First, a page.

“The new normal” is a phrase you will see everywhere today. It must be a contender for the 2020 phrase of the year, alongside “social distancing” of course. There is a lot of debate about what normality will look like over the next twelve months, several years or longer, and how it will be different to the old normal, whatever that was. I suggest this is the wrong argument, and a waste of time.
For years, environmentalists have been urging us to use less air travel, eat less meat, enjoy nature, use our cars less often or switch to electric vehicles, ride a bike. What we have found this year is that all of these things are happening at an amazing rate, an unimaginable rate. And a large slice of the population are claiming it to be a disaster. That slice of the population is largely the over-privileged white middle class, of which I am unhappy to report I am a full member.
We have heard that road traffic fell to 1970s levels for several weeks in the spring. What you see less often is an examination of whether this might be a good thing. I grew up in the 1970s and 1980s and you could drive anywhere you liked, even at rush hour, without getting stuck in stupid and unnecessary jams every day. I do not consider a return to 1970s traffic levels to be a bad thing.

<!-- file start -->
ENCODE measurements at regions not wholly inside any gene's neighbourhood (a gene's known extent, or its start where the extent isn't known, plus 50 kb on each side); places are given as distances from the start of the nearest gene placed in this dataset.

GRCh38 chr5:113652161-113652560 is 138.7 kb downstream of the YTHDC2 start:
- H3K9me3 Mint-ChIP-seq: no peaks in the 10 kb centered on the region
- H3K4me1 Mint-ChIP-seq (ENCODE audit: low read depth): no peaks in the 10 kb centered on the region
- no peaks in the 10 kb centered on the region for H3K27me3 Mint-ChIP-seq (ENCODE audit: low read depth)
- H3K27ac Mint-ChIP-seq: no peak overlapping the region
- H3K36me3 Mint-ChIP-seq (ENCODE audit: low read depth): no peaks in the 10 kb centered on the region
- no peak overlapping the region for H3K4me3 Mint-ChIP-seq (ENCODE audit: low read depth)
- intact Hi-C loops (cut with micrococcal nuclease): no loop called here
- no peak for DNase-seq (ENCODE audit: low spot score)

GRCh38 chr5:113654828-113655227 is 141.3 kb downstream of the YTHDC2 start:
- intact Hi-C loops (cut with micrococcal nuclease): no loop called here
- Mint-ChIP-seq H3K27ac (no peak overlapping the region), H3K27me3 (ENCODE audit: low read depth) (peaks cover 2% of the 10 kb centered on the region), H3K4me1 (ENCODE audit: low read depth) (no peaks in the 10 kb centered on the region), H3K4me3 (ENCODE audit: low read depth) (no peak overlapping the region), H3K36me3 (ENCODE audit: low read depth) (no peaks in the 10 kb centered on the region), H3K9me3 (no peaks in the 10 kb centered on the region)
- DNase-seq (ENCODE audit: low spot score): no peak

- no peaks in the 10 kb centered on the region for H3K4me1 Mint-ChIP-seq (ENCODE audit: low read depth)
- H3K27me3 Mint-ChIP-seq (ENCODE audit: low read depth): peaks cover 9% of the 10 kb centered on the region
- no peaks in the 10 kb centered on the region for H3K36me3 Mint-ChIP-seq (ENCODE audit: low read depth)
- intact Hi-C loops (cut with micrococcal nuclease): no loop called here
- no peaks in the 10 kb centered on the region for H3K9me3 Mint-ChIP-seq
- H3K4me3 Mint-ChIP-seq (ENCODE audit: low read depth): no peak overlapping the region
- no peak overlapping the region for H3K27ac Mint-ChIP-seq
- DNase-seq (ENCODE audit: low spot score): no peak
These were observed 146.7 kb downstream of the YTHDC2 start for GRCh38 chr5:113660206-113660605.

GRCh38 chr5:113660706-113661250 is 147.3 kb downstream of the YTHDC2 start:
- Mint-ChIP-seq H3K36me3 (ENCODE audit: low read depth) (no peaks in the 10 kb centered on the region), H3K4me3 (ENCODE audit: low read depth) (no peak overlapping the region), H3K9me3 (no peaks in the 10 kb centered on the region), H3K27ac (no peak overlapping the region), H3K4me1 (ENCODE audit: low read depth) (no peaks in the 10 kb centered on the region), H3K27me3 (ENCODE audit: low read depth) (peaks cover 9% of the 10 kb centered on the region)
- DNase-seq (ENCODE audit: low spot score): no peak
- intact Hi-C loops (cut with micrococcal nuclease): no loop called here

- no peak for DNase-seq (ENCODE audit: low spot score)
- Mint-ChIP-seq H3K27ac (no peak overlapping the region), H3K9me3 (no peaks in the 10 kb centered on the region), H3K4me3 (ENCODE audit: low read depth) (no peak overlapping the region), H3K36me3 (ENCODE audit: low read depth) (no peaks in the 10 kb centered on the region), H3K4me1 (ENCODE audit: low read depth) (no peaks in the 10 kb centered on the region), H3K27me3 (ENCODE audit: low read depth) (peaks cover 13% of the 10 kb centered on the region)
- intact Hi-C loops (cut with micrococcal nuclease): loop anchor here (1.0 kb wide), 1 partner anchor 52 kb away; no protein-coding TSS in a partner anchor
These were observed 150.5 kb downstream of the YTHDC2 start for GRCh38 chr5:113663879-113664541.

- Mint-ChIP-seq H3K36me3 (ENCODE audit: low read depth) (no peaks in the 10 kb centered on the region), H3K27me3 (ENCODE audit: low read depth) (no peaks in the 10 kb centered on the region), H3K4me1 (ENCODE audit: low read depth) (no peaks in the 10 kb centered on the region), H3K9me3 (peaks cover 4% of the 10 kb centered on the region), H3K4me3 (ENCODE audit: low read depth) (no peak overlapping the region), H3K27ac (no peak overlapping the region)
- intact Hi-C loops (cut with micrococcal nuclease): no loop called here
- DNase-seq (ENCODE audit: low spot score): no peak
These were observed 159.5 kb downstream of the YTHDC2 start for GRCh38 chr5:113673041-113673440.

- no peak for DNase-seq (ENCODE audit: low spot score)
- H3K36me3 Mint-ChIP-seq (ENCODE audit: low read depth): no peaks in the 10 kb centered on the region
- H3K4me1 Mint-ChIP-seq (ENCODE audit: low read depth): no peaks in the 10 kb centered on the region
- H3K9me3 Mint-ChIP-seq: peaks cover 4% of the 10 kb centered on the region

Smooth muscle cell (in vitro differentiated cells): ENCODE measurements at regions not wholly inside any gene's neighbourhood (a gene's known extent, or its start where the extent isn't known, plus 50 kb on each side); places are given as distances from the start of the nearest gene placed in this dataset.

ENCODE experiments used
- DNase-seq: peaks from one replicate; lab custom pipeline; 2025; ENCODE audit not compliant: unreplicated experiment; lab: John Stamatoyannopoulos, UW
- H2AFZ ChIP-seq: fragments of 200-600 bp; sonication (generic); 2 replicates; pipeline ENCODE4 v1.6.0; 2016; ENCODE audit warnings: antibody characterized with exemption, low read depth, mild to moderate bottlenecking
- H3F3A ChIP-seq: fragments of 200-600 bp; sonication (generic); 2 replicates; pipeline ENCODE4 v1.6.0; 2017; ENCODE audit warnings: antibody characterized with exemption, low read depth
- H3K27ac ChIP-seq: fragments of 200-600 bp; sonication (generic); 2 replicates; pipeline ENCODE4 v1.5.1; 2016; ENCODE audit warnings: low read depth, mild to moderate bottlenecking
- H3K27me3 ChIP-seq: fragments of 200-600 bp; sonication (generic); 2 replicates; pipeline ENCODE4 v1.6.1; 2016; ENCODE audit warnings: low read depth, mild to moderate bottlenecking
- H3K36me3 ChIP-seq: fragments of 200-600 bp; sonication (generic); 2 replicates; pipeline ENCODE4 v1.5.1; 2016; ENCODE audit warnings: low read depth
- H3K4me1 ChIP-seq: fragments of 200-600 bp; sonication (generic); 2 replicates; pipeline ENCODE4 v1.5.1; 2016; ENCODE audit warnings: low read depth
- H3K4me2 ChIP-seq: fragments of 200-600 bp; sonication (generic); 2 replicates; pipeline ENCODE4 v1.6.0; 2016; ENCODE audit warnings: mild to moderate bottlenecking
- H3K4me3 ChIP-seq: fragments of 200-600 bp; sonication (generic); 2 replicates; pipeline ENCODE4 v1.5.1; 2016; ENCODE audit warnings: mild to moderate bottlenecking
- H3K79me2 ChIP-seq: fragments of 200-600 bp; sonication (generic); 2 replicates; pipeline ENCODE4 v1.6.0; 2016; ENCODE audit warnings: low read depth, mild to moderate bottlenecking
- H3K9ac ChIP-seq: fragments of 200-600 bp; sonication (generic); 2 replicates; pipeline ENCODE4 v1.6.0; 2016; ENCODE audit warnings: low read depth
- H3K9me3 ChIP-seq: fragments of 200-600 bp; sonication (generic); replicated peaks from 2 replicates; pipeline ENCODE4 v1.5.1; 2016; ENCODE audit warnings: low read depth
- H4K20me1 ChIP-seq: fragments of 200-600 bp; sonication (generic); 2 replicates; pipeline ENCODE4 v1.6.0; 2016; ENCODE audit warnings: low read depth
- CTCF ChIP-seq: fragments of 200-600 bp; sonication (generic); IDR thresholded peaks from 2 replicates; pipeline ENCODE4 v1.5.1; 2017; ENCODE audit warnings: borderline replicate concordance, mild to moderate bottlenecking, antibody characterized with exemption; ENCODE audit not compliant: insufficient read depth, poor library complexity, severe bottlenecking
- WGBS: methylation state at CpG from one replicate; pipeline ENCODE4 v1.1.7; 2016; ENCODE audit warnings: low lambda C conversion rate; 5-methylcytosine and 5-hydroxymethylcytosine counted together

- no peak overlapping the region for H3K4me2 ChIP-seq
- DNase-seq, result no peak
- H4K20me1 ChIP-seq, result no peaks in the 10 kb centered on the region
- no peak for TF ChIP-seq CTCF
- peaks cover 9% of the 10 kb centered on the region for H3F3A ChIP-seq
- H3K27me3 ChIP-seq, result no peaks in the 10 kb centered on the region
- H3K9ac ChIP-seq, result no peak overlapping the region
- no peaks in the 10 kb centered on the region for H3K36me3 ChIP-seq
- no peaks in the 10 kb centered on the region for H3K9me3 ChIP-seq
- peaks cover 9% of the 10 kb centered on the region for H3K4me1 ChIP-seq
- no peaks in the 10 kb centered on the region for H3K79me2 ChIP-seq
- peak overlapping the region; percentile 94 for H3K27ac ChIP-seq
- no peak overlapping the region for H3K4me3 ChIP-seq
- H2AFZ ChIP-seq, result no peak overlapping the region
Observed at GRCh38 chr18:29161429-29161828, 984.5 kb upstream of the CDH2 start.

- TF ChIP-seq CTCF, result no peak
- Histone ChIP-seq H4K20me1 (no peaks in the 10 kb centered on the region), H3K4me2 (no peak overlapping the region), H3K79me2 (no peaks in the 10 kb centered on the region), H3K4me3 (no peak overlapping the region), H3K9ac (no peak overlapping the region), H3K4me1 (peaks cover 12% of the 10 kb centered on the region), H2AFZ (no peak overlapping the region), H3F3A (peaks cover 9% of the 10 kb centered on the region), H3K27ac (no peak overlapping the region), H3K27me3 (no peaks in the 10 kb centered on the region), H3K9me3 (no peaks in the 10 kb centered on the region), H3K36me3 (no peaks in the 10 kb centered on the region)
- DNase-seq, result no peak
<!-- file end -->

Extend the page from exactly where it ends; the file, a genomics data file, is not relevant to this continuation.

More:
In any logical country, given the risks around long distance air and boat travel, and given the risk of appalling unemployment at home, people would be keen to holiday locally. Not here, because so many of you prioritise guaranteed sunshine and cheap flights over everything else. As someone who has always holidayed in the UK, I resent having to fight people for restaurant tables who would rather be developing skin cancer on a Spanish beach. You are unworthy. Go to Spain. You are not wanted in Devon.
Just weeks ago, the prospect of a British holiday (incorrectly labelled a “staycation” by heathen illiterates) seemed like an undreamable luxury. One whiff of a plane to Spain and suddenly Britain is not sufficient. Well, good riddance.
I contend that the near future, perhaps permanently, will look more like the 1970s than you might think. High unemployment, less air travel, fewer Chinese-built gadgets, but with better food, locally produced by people in your village or town and sold by smaller shopkeepers. Yes, the food will be more expensive, but you will have less to invest in electronics. You might not need three cars and, if you do, you might use them less. You might take up the government scheme to help you fix that rusty old bike.
There was a lot about 1970s Britain that was good and remembered fondly by those of us who remember it. Best of all, it plays into the narrative of the Brexiteers completely. As we leave the EU, as we recalibrate our attitudes to public sector workers in the UK, and as we worry about climate change, let us celebrate the fact that a medieval virus has made us nicer people.